The song says, “Video killed the radio star,” and the truth is, video continues to dominate, especially on the web. According to an April study by the Interactive Advertising Bureau, 360 advertisers are spending an average of more than $10 million annually on digital video, an 85% increase since 2014. A 2015 report from Ericsson says the number of consumers viewing video on their smartphones has increased by 71% since 2012.
Websites like Vimeo and Youtube have made it easier than ever to share videos online, so it might seem like jumping in and filming with a smartphone just so you have a video on your website is a good way to get started. But that actually could end up hurting your business. While shooting the video yourself might save you some money, Hanley Wood video editor Jim Van Meer says that the quality of the video is something viewers can pick up on fairly easily.
“I feel like you can usually tell the ones that are DIY,” says Van Meer. “There’s just an entirely different aesthetic.”
Data also has shown that consumers have a negative image of brands with low-quality videos. A 2013 survey from online video company Brightcove found that 63% of consumers are more likely to have a negative perception of a brand that publishes low-quality video, and 23% of consumers would hesitate to purchase from that brand.
For those that do go with the DIY method, there are a number of technical hurdles to overcome. Smartphones are able to shoot video, but you’ll have fewer options for adjusting picture quality. Professional cameras can cost hundreds or even thousands of dollars, and could be an unwise investment if you aren’t going to be constantly filming.
You’ll also need to select one of the many video editing programs that are available, from default software like Apple’s iMovie to more advanced programs like CyberLink PowerDirector or Adobe Premiere. The features available on each program vary, so some additional research is required.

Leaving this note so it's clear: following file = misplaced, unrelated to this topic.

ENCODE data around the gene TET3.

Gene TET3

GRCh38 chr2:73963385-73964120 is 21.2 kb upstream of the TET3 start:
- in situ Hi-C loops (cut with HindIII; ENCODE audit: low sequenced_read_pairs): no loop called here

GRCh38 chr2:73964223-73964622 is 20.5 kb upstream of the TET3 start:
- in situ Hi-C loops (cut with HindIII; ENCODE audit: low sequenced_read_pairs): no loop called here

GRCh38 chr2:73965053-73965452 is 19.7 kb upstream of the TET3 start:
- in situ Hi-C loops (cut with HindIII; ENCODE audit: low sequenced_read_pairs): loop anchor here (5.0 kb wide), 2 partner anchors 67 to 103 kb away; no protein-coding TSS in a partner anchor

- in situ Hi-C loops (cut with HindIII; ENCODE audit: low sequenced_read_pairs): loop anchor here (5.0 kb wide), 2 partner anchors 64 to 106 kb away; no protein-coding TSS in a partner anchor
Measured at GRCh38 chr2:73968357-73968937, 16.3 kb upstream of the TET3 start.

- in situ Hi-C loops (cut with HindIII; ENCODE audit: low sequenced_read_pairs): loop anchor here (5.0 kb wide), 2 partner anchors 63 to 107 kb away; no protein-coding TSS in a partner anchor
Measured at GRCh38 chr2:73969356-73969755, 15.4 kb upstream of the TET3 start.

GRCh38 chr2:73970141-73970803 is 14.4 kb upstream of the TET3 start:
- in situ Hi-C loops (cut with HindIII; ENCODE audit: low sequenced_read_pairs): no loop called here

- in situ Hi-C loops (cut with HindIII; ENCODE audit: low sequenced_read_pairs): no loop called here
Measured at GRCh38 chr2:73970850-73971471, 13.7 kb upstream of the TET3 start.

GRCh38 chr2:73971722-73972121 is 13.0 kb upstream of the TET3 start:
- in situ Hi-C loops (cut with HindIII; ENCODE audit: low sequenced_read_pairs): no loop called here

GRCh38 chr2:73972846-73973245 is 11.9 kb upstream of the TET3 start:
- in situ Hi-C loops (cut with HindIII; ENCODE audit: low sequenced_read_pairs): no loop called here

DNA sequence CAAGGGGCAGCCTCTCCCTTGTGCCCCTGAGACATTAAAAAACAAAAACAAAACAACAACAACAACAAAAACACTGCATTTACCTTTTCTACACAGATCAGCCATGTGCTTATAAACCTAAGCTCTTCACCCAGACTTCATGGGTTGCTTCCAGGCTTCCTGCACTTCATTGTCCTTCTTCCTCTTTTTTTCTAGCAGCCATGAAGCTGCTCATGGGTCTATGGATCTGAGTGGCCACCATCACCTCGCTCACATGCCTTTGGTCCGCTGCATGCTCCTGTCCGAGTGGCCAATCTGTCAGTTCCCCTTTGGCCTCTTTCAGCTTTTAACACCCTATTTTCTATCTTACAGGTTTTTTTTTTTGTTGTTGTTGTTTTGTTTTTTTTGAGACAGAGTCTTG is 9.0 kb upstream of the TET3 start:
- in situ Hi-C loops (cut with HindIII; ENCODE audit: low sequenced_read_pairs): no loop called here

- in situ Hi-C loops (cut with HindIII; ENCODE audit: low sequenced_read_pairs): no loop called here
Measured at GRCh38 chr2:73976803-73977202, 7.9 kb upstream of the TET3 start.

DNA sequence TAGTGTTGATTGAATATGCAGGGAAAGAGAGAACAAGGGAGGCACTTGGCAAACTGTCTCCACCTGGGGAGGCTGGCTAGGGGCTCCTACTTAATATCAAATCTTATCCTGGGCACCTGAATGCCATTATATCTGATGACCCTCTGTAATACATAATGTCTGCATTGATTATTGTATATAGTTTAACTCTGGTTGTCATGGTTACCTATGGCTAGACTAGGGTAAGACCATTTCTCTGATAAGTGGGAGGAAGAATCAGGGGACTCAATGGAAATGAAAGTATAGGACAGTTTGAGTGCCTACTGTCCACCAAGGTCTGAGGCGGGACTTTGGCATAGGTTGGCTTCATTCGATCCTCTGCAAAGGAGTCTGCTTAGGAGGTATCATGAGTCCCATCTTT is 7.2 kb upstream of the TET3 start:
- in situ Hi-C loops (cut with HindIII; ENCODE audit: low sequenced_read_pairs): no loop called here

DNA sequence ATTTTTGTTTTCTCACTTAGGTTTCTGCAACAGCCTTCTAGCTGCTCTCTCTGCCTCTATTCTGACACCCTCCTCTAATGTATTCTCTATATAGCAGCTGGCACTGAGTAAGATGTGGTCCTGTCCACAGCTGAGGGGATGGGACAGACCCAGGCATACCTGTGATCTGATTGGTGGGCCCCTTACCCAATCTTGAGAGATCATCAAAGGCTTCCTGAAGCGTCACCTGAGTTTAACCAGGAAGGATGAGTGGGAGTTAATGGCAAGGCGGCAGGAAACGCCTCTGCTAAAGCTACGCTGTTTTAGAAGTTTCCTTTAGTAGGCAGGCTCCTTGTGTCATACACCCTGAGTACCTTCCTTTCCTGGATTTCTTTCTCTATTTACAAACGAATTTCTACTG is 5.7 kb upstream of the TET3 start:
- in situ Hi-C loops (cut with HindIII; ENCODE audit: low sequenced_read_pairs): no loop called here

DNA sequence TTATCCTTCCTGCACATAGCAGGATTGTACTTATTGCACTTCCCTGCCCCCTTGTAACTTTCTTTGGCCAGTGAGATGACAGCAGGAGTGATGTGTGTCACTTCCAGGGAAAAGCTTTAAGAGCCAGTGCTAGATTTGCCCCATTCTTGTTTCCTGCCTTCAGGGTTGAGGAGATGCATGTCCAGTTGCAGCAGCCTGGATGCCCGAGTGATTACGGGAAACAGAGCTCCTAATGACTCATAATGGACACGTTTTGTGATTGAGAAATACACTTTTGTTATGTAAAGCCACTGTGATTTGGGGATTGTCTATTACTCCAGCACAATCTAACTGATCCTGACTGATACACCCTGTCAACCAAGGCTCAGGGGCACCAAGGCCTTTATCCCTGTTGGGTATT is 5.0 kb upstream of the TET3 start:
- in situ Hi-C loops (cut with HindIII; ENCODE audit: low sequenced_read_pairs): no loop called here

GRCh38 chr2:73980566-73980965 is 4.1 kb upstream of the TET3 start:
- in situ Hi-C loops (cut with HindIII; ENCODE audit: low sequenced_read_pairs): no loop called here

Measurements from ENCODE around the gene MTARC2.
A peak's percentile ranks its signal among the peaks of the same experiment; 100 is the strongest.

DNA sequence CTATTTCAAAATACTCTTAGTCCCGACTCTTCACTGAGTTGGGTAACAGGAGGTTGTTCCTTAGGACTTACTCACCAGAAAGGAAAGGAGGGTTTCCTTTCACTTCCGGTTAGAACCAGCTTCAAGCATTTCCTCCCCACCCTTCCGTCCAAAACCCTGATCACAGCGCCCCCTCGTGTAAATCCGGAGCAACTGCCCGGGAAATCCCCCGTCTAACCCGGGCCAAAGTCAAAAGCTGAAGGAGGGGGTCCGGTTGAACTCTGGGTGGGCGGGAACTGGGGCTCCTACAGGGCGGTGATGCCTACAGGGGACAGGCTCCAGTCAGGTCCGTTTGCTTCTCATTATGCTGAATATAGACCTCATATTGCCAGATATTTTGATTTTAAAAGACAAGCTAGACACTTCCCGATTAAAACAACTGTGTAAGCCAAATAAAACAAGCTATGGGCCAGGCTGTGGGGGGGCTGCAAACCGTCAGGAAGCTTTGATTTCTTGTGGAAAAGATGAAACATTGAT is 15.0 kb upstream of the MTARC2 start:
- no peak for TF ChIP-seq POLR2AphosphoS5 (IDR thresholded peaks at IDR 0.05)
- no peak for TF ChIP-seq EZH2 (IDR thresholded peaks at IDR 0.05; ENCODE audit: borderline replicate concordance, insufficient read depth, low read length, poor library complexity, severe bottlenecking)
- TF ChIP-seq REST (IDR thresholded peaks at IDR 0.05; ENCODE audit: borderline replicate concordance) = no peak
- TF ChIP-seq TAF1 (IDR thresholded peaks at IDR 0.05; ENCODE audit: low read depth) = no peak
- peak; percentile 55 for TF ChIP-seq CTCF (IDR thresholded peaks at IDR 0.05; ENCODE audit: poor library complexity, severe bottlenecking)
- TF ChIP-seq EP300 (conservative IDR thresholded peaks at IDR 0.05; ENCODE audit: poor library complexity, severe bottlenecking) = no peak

Van Meer also suggests that any DIY-er investigate the blog “No Film School,” which offers beginner resources like how to properly light a scene or how to complete basic editing. “Google’s your friend,” he says. “You really have to know what to ask at first. That’s the whole problem when people try to do it yourself; they don’t know what they don’t know. But if you’re at least asking questions, you’re probably on the right path.”
As for those that choose to hire professionals, websites like productionhub.com and staffmeup.com can connect you with crews in the area and let you post job listings. Van Meer also suggests that if you’re located near a college, see if it has a video program and find students who would be willing to help out for cheaper than most professional freelancers.
The length of each video should be tailored for its specific purpose: A video on your website giving visitors an introduction to your company may be best at a couple of minutes, while shorter videos can be more successful for social media sites that have autoplay settings as users scroll through their feeds. For those shorter videos, Van Meer suggests using text on the screen to catch those users who only see the first few seconds or have audio turned off.
The suggestions above might seem intimidating, but these are all things to know before deciding to attach a video to your company name. With a little planning, you can add a well-produced video to your site and boost your marketing presence.
“Really, it’s like any project,” says Van Meer. “You’re not going to start tearing down a house if you don’t have an end goal in mind, and you have to approach video the same way.”
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